MPLS Division: Guidance for Departments when handling complaints and academic appeals
This document sets out what departments should do when they receive a complaint from one of their graduate students. The University's complaints procedure is designed to ensure that complaints are properly investigated and are given careful and fair consideration. Stage one of the complaint process is local resolution, and it is this stage which is the focus of this document. Further guidance for stage 1 complaints has been developed for departments by the Proctors Office and Education Committee.
A complaint can be made in relation to:
- University administrative and support services (including departmental facilities and central facilities such as libraries, counselling, etc.)
- University academic services and support (departmental teaching, supervision etc.)
An academic appeal is an appeal against the decision of an academic body in terms of whether the procedures were followed properly, errors were made, or the process was biased in some way.
For the remainder of this document, it is assumed that a complaint is being handled. The process for academic appeals is similar, although the timeframes are different. See University guidance on academic appeals for more information.
1) Complaints should be handled confidentially.
a) Information about the complaint should only be communicated to people who need it for the purposes of investigating or responding to the complaint.
b) It should be made clear to the student who will be informed about the complaint.
c) Where information is required to process the complaint, third parties should not be told more than is strictly necessary to secure the required information.
2) Where any individual investigating the complaint has, or could be perceived to have, a conflict of interest they should declare it as soon as they become aware of the conflict and the investigation should be conducted by someone independent.
a) The independent alternative must have at least as much seniority as the person who is being replaced. Departmental complaints procedures should make clear how an independent alternative will be appointed, e.g. they will be appointed by the Head of Department to investigate the complaint.
3) Information about the complaint should be clear to the student.
a) Departments should publish information on how to make a complaint, including who to contact for each type of complaint on their website or intranet. It should be easy to find.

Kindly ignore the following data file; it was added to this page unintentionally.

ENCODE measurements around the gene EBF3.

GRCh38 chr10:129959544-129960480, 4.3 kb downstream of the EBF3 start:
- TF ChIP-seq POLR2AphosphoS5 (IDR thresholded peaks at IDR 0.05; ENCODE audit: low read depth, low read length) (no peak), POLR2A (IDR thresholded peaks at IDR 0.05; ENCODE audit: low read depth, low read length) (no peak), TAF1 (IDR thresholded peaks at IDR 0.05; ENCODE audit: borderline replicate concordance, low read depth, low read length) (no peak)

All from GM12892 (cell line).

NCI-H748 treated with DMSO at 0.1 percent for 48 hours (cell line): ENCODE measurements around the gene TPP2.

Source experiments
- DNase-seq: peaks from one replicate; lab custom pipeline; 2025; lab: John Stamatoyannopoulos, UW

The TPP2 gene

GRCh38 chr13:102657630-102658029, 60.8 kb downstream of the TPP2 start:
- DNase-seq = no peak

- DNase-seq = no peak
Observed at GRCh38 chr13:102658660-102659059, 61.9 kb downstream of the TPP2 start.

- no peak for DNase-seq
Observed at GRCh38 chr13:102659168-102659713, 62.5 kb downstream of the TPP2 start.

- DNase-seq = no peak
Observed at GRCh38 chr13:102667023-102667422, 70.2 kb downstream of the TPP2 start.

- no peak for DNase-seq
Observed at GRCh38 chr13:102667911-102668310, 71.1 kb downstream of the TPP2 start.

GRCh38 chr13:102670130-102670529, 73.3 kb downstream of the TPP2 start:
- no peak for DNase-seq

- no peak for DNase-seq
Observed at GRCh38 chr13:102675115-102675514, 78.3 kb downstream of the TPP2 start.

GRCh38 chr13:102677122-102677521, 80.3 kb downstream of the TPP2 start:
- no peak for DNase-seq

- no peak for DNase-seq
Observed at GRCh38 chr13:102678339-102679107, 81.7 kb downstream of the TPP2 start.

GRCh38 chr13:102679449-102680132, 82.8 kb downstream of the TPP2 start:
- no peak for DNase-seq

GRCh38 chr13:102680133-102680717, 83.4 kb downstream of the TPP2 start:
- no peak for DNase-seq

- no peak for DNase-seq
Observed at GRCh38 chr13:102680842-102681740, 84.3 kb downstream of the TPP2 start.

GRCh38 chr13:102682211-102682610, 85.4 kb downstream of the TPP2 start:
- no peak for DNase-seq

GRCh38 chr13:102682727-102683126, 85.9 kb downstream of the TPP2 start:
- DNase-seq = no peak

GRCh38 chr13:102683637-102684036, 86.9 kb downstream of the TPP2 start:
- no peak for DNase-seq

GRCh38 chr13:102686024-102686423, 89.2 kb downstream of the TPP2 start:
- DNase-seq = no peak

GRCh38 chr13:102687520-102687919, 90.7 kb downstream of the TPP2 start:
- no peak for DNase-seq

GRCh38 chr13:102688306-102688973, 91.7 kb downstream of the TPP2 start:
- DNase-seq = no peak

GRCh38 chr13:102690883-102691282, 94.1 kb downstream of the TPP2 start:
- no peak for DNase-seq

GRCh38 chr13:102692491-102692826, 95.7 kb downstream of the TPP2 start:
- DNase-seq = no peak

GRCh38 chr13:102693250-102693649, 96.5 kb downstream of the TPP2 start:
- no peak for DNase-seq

b) If the designated person who would normally handle the complaint is on annual leave for a long period or on sick leave, the department should have an alternative contact that can manage the case.
c) Make sure the student has the Student Complaint Procedure Quick Guide and knows where to find complete information on the complaints procedure.
4) All students should be able to access the complaints process.
a) Guidance and procedures should be made available to students in accessible formats where applicable.
b) Departments should assess on a case-by-case basis whether reasonable adjustments are required to ensure students are able to access the process.
c) Students should be directed towards the support services available.
d) If the student finds it difficult to engage effectively with the complaints process, the student can appoint a representative.
i) The department should ensure that the student is aware of this possibility.
ii) It may be appropriate to pause the complaints process while a representative is appointed.
5) Students should be able to air their concerns and feel that they have been listened to.
a) This means it is important that the student understands that their concerns are taken seriously and given equal consideration to other parties to the complaint.
b) It is equally important that the student understands that other parties to the complaint will be invited to present their own account, which may conflict with that provided by the student, and that other parties’ accounts will also be taken seriously and given consideration.
6) Students are entitled to make a complaint if they feel that the University is not meeting its obligations to them. There should be no repercussions on students for making a complaint in normal circumstances, although repeated and vexatious complaints can be dealt with through student disciplinary procedures.
7) In cases where a student wishes to discuss concerns but does not wish to make a complaint, there should be the opportunity for them to do so.
a) Departments should take reasonable steps to resolve situations where there is no complaint.
b) It should be clear to the student that a department may be limited in the action that can be taken unless a complaint is made.
8) When a complaint is received by the department, it is essential that a local investigation is completed, and a written outcome is provided, as if the student wishes to pursue a complaint with the Proctors the outcome of the local investigation needs to be provided.
Timescales and investigation steps
9) An acknowledgement should be sent to the student as soon as possible and within five working days at the latest. The acknowledgement should include information on who will be dealing with the complaint and, if possible, provide an indication of preliminary steps and timeframe.